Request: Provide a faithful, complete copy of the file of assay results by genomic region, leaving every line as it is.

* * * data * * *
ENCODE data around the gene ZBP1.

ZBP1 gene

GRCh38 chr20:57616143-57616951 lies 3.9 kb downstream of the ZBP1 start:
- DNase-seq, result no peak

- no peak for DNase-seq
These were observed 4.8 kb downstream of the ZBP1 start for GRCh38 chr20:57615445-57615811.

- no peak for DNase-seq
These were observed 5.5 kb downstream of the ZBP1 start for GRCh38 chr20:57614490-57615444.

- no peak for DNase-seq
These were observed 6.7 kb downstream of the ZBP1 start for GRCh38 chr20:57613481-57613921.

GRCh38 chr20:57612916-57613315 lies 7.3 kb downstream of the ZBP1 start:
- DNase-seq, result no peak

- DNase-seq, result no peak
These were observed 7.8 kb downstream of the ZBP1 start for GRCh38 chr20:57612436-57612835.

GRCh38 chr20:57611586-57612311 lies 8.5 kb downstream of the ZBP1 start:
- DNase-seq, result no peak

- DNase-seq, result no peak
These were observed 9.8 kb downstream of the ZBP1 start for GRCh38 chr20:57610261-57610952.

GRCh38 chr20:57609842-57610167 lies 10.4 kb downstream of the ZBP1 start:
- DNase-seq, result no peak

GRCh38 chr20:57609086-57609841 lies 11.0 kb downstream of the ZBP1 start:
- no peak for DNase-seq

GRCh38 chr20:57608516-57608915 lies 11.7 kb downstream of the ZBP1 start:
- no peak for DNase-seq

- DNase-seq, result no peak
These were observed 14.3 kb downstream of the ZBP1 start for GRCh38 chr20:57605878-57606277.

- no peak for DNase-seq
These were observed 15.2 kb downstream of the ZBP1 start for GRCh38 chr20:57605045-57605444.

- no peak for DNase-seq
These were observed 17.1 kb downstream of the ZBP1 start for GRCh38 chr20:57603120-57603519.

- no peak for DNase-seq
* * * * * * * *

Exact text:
ENCODE data around the gene ZBP1.

ZBP1 gene

GRCh38 chr20:57616143-57616951 lies 3.9 kb downstream of the ZBP1 start:
- DNase-seq, result no peak

- no peak for DNase-seq
These were observed 4.8 kb downstream of the ZBP1 start for GRCh38 chr20:57615445-57615811.

- no peak for DNase-seq
These were observed 5.5 kb downstream of the ZBP1 start for GRCh38 chr20:57614490-57615444.

- no peak for DNase-seq
These were observed 6.7 kb downstream of the ZBP1 start for GRCh38 chr20:57613481-57613921.

GRCh38 chr20:57612916-57613315 lies 7.3 kb downstream of the ZBP1 start:
- DNase-seq, result no peak

- DNase-seq, result no peak
These were observed 7.8 kb downstream of the ZBP1 start for GRCh38 chr20:57612436-57612835.

GRCh38 chr20:57611586-57612311 lies 8.5 kb downstream of the ZBP1 start:
- DNase-seq, result no peak

- DNase-seq, result no peak
These were observed 9.8 kb downstream of the ZBP1 start for GRCh38 chr20:57610261-57610952.

GRCh38 chr20:57609842-57610167 lies 10.4 kb downstream of the ZBP1 start:
- DNase-seq, result no peak

GRCh38 chr20:57609086-57609841 lies 11.0 kb downstream of the ZBP1 start:
- no peak for DNase-seq

GRCh38 chr20:57608516-57608915 lies 11.7 kb downstream of the ZBP1 start:
- no peak for DNase-seq

- DNase-seq, result no peak
These were observed 14.3 kb downstream of the ZBP1 start for GRCh38 chr20:57605878-57606277.

- no peak for DNase-seq
These were observed 15.2 kb downstream of the ZBP1 start for GRCh38 chr20:57605045-57605444.

- no peak for DNase-seq
These were observed 17.1 kb downstream of the ZBP1 start for GRCh38 chr20:57603120-57603519.

- no peak for DNase-seq